Two of the first prominent business owners to tout downtown redevelopment by promising to move their operations to downtown because of the redevelopment efforts were Bob Jones, who pleaded guilty to massive fraud, and Russ Vandenburg currently indicted on fraud charges.
In September 2004, TVO North America and its sister company, EPT Management which then owned 65 apartment complexes across the country, moved their offices from the eastside of town into the 16th floor of the Wells Fargo Building “to be part of the redevelopment of Downtown,” said Russ Vandenburg at the time.  Vandenburg’s move followed closely behind Access Administrators announcement of moving into Bob Jones’ Blue Flame building.  Jones, who was also an official of Access Administrators, was later arrested in 2008 and pleaded guilty to several federal fraud charges for various fraudulent businesses he operated out of El Paso.
How Vandenburg Was Instrumental To The PDNG Gentrification Plan
While Vandenburg was touting downtown redevelopment another thing was quietly happening at UTEP. Downtown redevelopment and Vandenburg’s new business venture seemed unrelated at first, but they soon dovetailed together. In November 2004, the UT Board of Regents met to discuss approving building the 153-room Hilton Garden Inn hotel on the UTEP campus. 
Woody Hunt, one of the so-called members of the El Paso oligarchy , was appointed to the UT Board of Regents in 1999 and served until 2005.  In addition to being a member of the UT Regents voting on putting a hotel on UTEP property, Hunt was also a founding-member of the Paso del Norte Group (PDNG). The PDNG was a group of prominent El Paso businessmen who are behind the scheme to revitalize downtown El Paso at the expense of the poor Mexican community that was targeted for destruction to make way for the downtown plan. The PDNG promoted the destruction of a vibrant Hispanic community through a racist plan called the Glass Beach Study.
As we reported in 2013, Russ Vandenberg was also a member of the PDNG. In addition to the problems that surfaced over the hotel at UTEP, several other controversies erupted around Vandenberg related to his business practices and his support of the downtown revitalization project.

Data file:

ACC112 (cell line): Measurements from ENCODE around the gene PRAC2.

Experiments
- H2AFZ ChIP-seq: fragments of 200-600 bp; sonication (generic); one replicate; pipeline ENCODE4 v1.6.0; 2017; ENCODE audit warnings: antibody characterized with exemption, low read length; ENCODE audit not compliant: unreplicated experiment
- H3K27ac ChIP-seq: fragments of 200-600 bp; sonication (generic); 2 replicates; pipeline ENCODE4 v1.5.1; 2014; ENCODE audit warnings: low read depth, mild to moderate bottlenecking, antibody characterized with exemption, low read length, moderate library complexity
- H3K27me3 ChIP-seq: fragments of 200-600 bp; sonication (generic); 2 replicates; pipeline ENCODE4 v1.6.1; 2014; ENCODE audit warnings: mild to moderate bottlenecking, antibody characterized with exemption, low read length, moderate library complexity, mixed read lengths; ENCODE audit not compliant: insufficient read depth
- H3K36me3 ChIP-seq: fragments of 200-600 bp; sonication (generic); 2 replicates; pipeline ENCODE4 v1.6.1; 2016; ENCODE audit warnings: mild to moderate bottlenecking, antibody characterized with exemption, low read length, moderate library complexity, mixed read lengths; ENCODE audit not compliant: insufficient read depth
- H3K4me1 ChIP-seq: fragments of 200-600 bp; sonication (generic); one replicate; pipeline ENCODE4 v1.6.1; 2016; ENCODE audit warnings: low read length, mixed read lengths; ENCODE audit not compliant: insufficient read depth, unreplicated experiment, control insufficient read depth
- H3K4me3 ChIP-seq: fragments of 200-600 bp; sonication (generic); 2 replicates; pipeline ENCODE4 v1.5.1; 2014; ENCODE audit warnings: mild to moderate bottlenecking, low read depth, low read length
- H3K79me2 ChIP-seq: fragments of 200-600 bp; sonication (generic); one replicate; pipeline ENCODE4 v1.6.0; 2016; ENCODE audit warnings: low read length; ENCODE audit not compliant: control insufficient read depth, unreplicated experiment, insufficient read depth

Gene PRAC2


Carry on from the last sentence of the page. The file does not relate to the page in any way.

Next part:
The Hilton Garden Inn became controversial in 2007 when several sub-contractors accused Vandenburg of not paying them for their work. This was just one of many other allegations of wrongdoing. During the controversy over Woody Hunt’s Chihuahua’s ballpark, the city council demolished its city hall in 2013 to make way for the Chihuahua’s stadium, it was Vandenberg who selected the three buildings that the city hall staff moved into after vacating the soon to be demolished building. The ballpark was the first major public works behind the PDNG’s plan to eradicate the Duranguito community for economic development.
Soon after providing consulting services to Joyce Wilson on where to move the city staff into, the city gave Vandenburg’s company a lucrative contract to identify city-owned properties to sell. In 2013, Oscar Leeser, canceled the contract to Vandenburg’s company over the objections of then-city manager Joyce Wilson.
Also, in 2013, Vandenburg was again in the news when his company was sued by GECU over Vandenburg’s 2009 Cliff Inn project. When Vandenburg was announcing the 2009 Cliff Inn project he was also working on the Magoffin Park Villas project. The $8.1 million development was a partnership between Centro de Salud Familiar La Fe and Vandenburg’s company, TVO. City representatives needed to approve the project because of the heavy community opposition to the project. Then city representative Beto O’Rourke abstained from the vote because his wife worked at La Fe at the time.